The week following an IRONMAN are likely to be filled with a lot of sore muscles and nostalgia—but don’t just lie on the couch. According to six-time IRONMAN world champion and coach Dave Scott, being inactive during that first week post-race will actually prevent you from recovering efficiently.
Instead, he suggests doing some light swimming with fins and non-impact cardio every day before slowly starting to re-introduce running roughy five to seven days post-race.
It’s not uncommon for endurance athletes to feel a twinge of depression following the completion of a major event. You’ve dedicated a good chunk of your year to completing this goal, and now that it’s come and gone, you are either focusing on regrets or feeling the void of not having another big race on the horizon.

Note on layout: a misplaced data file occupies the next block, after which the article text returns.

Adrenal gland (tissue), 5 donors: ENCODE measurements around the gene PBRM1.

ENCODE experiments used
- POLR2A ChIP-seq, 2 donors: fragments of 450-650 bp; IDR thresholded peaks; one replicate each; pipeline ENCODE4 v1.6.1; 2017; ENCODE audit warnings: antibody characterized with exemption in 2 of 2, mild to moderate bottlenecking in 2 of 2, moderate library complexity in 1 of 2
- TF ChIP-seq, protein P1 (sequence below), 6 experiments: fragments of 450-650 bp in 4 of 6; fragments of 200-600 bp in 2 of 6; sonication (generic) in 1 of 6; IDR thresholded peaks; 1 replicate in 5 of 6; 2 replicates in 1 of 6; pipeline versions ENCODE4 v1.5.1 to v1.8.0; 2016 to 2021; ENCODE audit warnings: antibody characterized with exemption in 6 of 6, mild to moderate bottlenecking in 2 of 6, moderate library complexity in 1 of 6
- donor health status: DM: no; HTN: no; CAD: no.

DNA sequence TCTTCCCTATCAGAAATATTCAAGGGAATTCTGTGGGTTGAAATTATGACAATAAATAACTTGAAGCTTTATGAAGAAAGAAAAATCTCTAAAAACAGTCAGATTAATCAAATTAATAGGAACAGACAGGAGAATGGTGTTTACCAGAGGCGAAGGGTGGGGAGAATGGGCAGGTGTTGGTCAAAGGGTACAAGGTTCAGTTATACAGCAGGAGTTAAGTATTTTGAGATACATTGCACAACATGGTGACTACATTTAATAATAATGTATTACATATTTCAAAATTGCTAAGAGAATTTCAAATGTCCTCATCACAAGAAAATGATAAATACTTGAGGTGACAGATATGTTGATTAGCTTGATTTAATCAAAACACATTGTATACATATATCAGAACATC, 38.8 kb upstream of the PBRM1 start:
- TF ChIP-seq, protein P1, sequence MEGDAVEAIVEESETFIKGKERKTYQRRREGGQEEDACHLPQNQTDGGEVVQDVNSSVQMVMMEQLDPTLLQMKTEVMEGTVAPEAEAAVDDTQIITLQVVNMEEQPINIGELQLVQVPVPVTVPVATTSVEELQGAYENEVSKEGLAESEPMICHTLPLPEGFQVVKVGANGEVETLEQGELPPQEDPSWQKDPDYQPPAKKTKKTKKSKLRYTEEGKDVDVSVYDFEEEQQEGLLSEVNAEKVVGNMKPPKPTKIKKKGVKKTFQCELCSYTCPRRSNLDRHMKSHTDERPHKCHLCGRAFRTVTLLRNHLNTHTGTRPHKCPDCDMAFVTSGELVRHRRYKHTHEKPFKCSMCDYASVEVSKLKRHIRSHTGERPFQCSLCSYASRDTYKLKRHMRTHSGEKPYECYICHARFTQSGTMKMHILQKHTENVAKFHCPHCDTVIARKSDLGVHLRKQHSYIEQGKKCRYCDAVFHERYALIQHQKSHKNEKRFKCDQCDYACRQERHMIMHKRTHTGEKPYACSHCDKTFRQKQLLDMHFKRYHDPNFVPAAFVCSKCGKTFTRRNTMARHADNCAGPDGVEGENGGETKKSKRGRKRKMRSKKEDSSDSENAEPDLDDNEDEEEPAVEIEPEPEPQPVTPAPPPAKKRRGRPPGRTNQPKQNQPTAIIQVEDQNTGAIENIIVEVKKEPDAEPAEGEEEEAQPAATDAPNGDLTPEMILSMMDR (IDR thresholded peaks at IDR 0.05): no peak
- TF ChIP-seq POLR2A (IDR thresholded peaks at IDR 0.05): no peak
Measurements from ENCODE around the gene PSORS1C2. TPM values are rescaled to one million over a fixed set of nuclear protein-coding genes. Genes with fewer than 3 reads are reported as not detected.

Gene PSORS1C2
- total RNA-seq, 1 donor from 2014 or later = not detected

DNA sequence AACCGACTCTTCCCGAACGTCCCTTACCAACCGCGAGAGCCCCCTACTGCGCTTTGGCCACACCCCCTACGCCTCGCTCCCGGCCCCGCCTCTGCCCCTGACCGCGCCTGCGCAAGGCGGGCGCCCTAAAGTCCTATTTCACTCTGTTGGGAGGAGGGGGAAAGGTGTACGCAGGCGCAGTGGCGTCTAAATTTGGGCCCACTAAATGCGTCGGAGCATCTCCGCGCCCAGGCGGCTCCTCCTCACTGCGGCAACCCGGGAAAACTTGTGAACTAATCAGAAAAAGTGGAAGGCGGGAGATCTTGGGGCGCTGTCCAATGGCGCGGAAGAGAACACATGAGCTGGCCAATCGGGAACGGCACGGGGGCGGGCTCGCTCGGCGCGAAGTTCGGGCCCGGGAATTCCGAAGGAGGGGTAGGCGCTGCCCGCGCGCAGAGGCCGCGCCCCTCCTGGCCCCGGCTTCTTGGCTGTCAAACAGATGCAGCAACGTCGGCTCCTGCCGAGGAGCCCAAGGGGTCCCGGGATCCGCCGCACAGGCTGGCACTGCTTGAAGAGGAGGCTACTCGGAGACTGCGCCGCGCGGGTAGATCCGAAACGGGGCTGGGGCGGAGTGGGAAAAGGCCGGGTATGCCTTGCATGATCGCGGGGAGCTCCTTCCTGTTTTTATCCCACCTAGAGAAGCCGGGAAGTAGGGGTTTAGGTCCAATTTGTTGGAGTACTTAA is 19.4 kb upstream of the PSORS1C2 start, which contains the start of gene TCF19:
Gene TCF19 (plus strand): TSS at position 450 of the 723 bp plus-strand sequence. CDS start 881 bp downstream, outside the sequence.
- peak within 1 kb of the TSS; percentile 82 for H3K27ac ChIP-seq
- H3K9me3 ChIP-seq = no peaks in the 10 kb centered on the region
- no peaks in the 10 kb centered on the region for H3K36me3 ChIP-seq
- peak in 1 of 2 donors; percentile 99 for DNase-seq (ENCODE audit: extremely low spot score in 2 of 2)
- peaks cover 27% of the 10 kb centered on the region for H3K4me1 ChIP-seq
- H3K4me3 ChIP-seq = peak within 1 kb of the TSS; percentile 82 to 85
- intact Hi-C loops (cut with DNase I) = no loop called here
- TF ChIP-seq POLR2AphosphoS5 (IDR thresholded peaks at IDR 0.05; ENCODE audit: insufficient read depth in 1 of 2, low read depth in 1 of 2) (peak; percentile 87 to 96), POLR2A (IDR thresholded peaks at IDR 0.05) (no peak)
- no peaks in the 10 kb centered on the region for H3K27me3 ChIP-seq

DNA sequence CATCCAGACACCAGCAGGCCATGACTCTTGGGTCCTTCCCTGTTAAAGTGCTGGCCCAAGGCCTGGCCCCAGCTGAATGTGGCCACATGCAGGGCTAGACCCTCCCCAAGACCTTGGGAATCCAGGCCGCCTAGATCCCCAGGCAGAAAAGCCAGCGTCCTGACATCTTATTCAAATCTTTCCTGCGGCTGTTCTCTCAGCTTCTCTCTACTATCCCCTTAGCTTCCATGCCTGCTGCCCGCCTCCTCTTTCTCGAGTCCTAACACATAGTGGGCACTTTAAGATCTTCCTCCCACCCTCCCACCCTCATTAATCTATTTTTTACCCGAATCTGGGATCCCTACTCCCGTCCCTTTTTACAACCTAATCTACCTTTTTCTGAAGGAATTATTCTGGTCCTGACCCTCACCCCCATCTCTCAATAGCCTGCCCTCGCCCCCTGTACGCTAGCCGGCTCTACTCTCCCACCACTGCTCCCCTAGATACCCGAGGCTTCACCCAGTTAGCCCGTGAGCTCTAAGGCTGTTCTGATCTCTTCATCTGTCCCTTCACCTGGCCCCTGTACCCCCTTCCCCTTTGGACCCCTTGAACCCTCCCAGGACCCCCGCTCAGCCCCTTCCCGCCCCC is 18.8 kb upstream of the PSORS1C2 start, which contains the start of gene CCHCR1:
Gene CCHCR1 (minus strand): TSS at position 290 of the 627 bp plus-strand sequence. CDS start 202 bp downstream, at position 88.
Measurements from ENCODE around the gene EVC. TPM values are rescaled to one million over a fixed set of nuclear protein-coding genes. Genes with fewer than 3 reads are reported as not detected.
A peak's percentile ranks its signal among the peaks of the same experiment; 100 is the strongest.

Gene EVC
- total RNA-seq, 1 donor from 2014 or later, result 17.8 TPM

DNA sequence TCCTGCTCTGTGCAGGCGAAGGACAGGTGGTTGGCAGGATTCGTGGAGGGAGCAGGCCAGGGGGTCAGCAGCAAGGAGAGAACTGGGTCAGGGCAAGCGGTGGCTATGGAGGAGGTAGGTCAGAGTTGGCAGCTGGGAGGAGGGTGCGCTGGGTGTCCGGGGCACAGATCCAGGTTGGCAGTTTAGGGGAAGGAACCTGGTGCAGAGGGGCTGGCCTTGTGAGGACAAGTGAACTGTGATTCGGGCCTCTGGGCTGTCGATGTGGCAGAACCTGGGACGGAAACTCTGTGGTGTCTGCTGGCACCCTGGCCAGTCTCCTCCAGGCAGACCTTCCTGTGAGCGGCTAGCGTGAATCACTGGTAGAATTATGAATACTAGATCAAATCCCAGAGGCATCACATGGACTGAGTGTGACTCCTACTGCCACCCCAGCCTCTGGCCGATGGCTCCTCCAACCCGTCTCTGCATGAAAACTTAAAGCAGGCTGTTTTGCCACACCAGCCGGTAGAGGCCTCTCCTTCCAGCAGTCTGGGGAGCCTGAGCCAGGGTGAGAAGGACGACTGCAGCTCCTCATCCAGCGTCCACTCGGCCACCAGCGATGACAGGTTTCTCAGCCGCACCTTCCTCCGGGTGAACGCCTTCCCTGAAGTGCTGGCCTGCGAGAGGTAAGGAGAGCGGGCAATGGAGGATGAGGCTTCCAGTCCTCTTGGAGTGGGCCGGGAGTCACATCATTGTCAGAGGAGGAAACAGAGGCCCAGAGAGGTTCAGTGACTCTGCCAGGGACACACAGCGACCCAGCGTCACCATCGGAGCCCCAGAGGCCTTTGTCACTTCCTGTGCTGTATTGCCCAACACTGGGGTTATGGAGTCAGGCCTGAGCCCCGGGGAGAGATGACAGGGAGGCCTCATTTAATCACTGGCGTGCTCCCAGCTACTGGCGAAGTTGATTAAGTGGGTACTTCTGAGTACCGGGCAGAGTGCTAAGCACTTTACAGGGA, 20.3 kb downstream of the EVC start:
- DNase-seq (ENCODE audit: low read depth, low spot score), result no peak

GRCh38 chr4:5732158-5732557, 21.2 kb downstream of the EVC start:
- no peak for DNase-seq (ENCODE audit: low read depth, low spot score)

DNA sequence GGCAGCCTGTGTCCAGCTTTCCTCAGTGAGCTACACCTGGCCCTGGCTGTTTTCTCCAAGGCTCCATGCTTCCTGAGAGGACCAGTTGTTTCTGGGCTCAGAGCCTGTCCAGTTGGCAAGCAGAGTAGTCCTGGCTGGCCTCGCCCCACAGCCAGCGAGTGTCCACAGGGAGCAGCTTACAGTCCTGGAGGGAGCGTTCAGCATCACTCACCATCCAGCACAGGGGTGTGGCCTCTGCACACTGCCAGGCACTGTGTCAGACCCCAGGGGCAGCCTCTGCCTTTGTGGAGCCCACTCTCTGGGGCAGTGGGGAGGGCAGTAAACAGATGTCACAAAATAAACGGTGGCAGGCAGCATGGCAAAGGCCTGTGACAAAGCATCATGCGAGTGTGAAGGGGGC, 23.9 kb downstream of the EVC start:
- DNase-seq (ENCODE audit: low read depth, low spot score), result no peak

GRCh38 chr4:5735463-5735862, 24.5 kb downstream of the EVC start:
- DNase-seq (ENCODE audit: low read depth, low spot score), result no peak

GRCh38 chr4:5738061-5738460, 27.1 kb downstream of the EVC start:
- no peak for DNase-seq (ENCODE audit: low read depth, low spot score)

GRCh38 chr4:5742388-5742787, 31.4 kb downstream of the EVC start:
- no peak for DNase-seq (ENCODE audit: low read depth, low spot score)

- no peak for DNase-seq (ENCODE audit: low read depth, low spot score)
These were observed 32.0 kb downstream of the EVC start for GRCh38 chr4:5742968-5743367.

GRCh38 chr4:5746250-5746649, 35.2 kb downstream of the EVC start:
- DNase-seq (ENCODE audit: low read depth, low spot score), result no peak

First, give yourself some time to recover fully, and then throw your hat into the ring again by setting another race or event goal.
If you need help with your recovery plan, check out Joe Friel’s free four-week recovery plan.
“Finishing an IRONMAN taught me that I could finish anything in the world that I set my mind to. That is a life-changing revelation.”R. Robinson, 2 x IRONMAN Finisher